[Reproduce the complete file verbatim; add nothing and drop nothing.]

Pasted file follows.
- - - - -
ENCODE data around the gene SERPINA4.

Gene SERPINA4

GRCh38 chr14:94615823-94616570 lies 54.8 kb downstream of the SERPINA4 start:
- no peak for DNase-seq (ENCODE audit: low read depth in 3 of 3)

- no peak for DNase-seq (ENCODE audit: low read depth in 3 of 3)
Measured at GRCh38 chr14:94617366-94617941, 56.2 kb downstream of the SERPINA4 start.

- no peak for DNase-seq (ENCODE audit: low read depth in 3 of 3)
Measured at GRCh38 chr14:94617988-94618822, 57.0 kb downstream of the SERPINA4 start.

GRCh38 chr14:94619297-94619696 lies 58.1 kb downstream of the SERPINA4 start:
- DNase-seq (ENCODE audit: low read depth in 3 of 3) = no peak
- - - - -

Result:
ENCODE data around the gene SERPINA4.

Gene SERPINA4

GRCh38 chr14:94615823-94616570 lies 54.8 kb downstream of the SERPINA4 start:
- no peak for DNase-seq (ENCODE audit: low read depth in 3 of 3)

- no peak for DNase-seq (ENCODE audit: low read depth in 3 of 3)
Measured at GRCh38 chr14:94617366-94617941, 56.2 kb downstream of the SERPINA4 start.

- no peak for DNase-seq (ENCODE audit: low read depth in 3 of 3)
Measured at GRCh38 chr14:94617988-94618822, 57.0 kb downstream of the SERPINA4 start.

GRCh38 chr14:94619297-94619696 lies 58.1 kb downstream of the SERPINA4 start:
- DNase-seq (ENCODE audit: low read depth in 3 of 3) = no peak